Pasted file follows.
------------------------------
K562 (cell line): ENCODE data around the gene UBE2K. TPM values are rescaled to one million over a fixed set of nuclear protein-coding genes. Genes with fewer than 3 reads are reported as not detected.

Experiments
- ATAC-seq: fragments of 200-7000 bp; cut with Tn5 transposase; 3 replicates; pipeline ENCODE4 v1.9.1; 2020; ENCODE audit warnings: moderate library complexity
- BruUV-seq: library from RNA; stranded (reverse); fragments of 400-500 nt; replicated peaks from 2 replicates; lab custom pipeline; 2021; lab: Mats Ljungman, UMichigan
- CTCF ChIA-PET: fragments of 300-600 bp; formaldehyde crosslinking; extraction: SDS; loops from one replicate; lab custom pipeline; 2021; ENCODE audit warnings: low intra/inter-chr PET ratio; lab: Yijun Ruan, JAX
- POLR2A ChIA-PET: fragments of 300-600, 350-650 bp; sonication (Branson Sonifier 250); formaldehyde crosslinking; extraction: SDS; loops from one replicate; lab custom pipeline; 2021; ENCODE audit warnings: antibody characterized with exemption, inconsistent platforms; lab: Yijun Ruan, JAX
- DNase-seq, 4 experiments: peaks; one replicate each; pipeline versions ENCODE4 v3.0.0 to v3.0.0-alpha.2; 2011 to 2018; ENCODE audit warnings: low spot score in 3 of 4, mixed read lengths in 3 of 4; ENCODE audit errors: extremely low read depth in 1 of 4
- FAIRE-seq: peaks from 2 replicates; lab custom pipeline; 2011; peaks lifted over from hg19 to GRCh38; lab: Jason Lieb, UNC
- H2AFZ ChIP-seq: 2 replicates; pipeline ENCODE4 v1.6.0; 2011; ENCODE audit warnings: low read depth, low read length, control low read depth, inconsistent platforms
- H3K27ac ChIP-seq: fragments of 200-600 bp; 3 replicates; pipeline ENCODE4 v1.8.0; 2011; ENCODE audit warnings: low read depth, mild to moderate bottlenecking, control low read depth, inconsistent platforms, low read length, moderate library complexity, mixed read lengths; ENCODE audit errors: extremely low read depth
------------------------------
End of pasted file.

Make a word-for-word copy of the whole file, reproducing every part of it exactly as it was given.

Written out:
K562 (cell line): ENCODE data around the gene UBE2K. TPM values are rescaled to one million over a fixed set of nuclear protein-coding genes. Genes with fewer than 3 reads are reported as not detected.

Experiments
- ATAC-seq: fragments of 200-7000 bp; cut with Tn5 transposase; 3 replicates; pipeline ENCODE4 v1.9.1; 2020; ENCODE audit warnings: moderate library complexity
- BruUV-seq: library from RNA; stranded (reverse); fragments of 400-500 nt; replicated peaks from 2 replicates; lab custom pipeline; 2021; lab: Mats Ljungman, UMichigan
- CTCF ChIA-PET: fragments of 300-600 bp; formaldehyde crosslinking; extraction: SDS; loops from one replicate; lab custom pipeline; 2021; ENCODE audit warnings: low intra/inter-chr PET ratio; lab: Yijun Ruan, JAX
- POLR2A ChIA-PET: fragments of 300-600, 350-650 bp; sonication (Branson Sonifier 250); formaldehyde crosslinking; extraction: SDS; loops from one replicate; lab custom pipeline; 2021; ENCODE audit warnings: antibody characterized with exemption, inconsistent platforms; lab: Yijun Ruan, JAX
- DNase-seq, 4 experiments: peaks; one replicate each; pipeline versions ENCODE4 v3.0.0 to v3.0.0-alpha.2; 2011 to 2018; ENCODE audit warnings: low spot score in 3 of 4, mixed read lengths in 3 of 4; ENCODE audit errors: extremely low read depth in 1 of 4
- FAIRE-seq: peaks from 2 replicates; lab custom pipeline; 2011; peaks lifted over from hg19 to GRCh38; lab: Jason Lieb, UNC
- H2AFZ ChIP-seq: 2 replicates; pipeline ENCODE4 v1.6.0; 2011; ENCODE audit warnings: low read depth, low read length, control low read depth, inconsistent platforms
- H3K27ac ChIP-seq: fragments of 200-600 bp; 3 replicates; pipeline ENCODE4 v1.8.0; 2011; ENCODE audit warnings: low read depth, mild to moderate bottlenecking, control low read depth, inconsistent platforms, low read length, moderate library complexity, mixed read lengths; ENCODE audit errors: extremely low read depth